On one occasion, he remembered Cook, then a Deputy Chief, arriving at a homicide scene where a large group of people had gathered, upset that police officers had not moved the victim. As police waited for an evidence technician to arrive, he said, the crowd formed up and down Lake Street.
“And people were understandably upset. They were not only upset; they were angry,” Pickett said.
He said the situation was “touch-and-go” before Cook arrived on the scene.
“When Chief Cook came out, because he knew the community, he single-handedly walked up and down and calmed everybody down,” Pickett said.
Retired Sergeant Leon Mitchell, who started in the department in 1980, said he and Cook began working together early in their law enforcement careers.
“When I first heard Cook was leaving, I couldn’t understand that. I mean, this was ‘ice cream and cake: Evanston and Cook,'” Mitchell said.
Mayor Daniel Biss and former mayors Stephen Hagerty and Elizabeth Tisdahl also participated in the event.
Tisdahl attended in person, while Biss and Hagerty, unable to attend in person due to previous commitments, contributed statements that were read at the event.
“He worked in this community for more than 30 years,” wrote Biss. “Eventually leading our Police Department, but even before that always innovating, always working to improve not only the way policing works in his town but also the way that police and the community relate to one another.”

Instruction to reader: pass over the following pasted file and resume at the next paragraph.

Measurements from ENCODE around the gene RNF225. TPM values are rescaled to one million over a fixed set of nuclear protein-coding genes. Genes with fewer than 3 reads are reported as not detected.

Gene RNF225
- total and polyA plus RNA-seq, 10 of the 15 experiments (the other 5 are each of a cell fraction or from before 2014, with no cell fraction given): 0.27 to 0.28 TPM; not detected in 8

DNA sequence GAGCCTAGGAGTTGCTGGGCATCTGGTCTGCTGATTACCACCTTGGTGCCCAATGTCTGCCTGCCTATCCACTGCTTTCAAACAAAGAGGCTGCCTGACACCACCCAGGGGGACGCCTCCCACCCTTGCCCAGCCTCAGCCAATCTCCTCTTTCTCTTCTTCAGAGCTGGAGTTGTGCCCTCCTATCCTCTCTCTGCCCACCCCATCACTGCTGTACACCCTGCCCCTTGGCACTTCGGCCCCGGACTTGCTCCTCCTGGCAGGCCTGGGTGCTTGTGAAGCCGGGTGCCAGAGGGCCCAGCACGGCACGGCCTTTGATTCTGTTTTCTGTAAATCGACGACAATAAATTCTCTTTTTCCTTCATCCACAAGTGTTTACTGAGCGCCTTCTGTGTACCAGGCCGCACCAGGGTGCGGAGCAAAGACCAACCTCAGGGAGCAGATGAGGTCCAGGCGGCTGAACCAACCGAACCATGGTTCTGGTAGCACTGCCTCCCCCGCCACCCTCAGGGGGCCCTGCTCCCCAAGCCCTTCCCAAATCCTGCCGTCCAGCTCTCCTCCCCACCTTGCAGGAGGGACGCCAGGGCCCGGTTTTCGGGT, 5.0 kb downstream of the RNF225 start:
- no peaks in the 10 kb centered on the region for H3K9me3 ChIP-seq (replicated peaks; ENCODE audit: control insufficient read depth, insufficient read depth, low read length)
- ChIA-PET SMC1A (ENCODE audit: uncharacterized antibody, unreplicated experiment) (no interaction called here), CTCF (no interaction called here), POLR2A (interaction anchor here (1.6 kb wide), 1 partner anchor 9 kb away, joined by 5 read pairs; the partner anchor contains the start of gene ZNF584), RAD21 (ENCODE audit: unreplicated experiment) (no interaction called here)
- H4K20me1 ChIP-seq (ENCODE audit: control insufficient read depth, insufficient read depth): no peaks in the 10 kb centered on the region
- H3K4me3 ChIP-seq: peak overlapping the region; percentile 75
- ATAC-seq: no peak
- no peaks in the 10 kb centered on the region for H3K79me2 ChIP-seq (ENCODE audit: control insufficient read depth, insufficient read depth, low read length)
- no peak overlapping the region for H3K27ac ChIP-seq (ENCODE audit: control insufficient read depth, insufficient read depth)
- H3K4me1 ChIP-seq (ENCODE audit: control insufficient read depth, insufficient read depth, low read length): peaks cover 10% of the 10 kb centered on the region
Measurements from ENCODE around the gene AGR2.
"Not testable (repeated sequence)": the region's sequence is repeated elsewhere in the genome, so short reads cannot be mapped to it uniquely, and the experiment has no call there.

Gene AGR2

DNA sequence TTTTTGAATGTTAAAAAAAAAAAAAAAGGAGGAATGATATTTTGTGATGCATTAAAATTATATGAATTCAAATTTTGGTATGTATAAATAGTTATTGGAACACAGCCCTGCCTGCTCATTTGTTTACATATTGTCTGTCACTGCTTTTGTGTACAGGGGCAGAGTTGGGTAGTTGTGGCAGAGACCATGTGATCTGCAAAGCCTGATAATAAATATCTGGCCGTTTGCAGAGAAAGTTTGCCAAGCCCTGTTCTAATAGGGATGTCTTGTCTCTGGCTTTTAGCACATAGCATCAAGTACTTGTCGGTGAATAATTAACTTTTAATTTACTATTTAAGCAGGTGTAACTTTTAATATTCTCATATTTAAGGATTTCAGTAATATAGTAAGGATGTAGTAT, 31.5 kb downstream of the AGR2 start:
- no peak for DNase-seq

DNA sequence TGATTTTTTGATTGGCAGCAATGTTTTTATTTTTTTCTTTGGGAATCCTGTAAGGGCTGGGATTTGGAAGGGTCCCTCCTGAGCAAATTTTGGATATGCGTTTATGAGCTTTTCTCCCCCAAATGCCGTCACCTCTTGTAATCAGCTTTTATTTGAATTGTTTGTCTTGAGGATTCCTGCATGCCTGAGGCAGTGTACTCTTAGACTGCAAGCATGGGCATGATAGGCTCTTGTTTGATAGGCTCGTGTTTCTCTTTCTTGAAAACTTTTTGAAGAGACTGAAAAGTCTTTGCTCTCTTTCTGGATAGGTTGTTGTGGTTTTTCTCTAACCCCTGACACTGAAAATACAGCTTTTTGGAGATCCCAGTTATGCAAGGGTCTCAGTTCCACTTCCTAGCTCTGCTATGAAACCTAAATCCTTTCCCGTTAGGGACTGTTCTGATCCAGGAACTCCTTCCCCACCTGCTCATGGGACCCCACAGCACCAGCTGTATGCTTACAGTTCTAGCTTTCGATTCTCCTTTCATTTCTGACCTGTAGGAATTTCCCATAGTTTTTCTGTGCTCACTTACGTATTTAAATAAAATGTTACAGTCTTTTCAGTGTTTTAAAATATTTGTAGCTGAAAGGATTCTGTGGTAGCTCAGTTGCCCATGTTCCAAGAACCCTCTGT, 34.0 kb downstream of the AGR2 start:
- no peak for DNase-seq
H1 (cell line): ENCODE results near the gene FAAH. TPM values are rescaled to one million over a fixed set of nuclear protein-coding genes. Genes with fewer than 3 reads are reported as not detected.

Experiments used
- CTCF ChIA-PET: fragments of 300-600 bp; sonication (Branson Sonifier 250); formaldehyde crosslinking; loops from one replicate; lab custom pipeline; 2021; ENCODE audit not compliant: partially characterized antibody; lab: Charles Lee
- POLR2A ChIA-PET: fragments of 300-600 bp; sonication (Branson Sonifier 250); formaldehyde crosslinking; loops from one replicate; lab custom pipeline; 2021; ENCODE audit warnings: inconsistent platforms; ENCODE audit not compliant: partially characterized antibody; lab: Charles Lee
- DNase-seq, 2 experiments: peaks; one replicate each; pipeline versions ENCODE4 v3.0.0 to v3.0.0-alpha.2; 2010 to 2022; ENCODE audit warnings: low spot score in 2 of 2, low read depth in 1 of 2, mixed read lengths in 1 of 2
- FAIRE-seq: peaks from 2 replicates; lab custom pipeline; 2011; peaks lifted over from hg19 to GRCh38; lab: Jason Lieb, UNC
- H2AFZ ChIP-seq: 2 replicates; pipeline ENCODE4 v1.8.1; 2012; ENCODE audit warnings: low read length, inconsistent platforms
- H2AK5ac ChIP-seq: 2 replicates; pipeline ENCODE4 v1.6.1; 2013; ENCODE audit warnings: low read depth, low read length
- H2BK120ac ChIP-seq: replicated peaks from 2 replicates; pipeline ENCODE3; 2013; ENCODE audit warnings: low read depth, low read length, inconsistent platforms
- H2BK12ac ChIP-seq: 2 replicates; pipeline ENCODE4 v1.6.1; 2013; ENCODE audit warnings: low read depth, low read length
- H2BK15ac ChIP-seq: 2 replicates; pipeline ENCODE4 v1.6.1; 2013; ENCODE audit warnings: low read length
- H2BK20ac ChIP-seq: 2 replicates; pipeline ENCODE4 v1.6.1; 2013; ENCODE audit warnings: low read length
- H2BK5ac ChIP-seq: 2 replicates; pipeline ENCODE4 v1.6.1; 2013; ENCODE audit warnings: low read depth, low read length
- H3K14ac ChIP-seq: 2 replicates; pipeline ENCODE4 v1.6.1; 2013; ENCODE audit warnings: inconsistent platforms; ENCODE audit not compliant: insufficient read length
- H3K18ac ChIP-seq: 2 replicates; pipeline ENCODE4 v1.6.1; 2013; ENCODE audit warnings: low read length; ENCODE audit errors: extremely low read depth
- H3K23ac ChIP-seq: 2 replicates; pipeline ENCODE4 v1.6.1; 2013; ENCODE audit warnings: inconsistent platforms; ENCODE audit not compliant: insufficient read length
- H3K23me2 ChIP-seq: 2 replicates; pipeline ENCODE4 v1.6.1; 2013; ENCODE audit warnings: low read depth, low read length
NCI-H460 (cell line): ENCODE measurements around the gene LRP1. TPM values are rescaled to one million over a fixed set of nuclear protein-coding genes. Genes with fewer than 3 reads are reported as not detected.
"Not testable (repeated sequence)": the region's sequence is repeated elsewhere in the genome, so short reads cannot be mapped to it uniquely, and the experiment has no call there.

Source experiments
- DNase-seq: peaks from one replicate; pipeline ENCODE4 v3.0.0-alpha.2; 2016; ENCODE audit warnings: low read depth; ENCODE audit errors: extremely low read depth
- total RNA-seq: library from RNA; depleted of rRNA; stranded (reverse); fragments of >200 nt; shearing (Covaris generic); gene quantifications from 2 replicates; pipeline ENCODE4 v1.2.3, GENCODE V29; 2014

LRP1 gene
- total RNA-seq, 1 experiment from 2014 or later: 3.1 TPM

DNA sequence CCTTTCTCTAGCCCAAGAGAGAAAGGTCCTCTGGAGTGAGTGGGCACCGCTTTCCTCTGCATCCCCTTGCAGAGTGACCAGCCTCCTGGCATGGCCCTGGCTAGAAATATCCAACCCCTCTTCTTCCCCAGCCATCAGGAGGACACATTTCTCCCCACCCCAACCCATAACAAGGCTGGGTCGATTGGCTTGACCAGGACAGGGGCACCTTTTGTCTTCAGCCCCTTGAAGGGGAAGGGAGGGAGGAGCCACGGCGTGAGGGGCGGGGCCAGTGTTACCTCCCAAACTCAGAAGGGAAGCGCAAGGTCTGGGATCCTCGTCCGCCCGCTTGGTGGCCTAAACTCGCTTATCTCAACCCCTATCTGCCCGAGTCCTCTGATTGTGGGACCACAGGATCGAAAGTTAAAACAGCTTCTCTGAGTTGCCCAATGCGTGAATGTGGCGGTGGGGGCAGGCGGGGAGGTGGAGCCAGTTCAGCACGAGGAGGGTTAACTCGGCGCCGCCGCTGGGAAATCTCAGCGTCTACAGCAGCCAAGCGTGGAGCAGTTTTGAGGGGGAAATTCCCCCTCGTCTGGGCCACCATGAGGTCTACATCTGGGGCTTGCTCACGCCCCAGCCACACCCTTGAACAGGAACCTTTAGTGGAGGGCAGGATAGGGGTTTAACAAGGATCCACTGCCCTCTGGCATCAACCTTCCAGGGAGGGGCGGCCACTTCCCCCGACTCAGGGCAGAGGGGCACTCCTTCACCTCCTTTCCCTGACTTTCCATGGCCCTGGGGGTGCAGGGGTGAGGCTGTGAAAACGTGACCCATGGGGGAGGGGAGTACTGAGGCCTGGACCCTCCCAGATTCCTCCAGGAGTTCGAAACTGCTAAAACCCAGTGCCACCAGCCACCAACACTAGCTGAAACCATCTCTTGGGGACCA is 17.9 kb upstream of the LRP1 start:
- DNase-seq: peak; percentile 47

“When called upon to address the public. Chief Cook always spoke from the heart, and people appreciated that so much.
“Inside the police station, he was the boss. But outside of that building, he was first and foremost a trusted and well-liked community member. That matters so much, especially given how pivotable and challenging the issue of trust between communities and law enforcement can be these days.”
Hagerty recalled, “As mayor, there were many worries always on my mind. Many of these worries have sadly occurred in other communities across this country.
“Yet, despite the heightened concerns, focus, and demands placed on law enforcement today, the Evanston Police Department under Chief Cook’s leadership has generally avoided these nightmare scenarios. While one could write that off to good luck – and undoubtedly good fortune does play a good part – that wouldn’t account for the training, good judgment, trust and tactical decisions that Chief Cook has put in place,” the former mayor wrote.
Retired Evanston Police Chief Frank Kaminski, currently head of the Park Ridge Police Department, also commended Chief Cook for his service in a video produced for the event by Krista Burris.
“He made people feel comfortable. He was able to make people feel that they trusted the police. I mean that was a key to his leadership style and I think to the successes that he has had. And that boils down to him being able to put his heart and his soul into the community,” Kaminski said.
“I think Evanston is going to be a better place because he has had a part of their history,” Kaminski said.
With warmth, humor and eloquence, emcee Reverend Kenneth Cherry captured the spirit of the evening.
“Listen to the room. Everything they’re saying is true. Because, as they spoke, all throughout the room, everybody’s saying, ‘Yeah, that’s him. That’s Cook. I’m sure you heard it, all through their speeches… He’s been a blessing to this community,” Cherry said.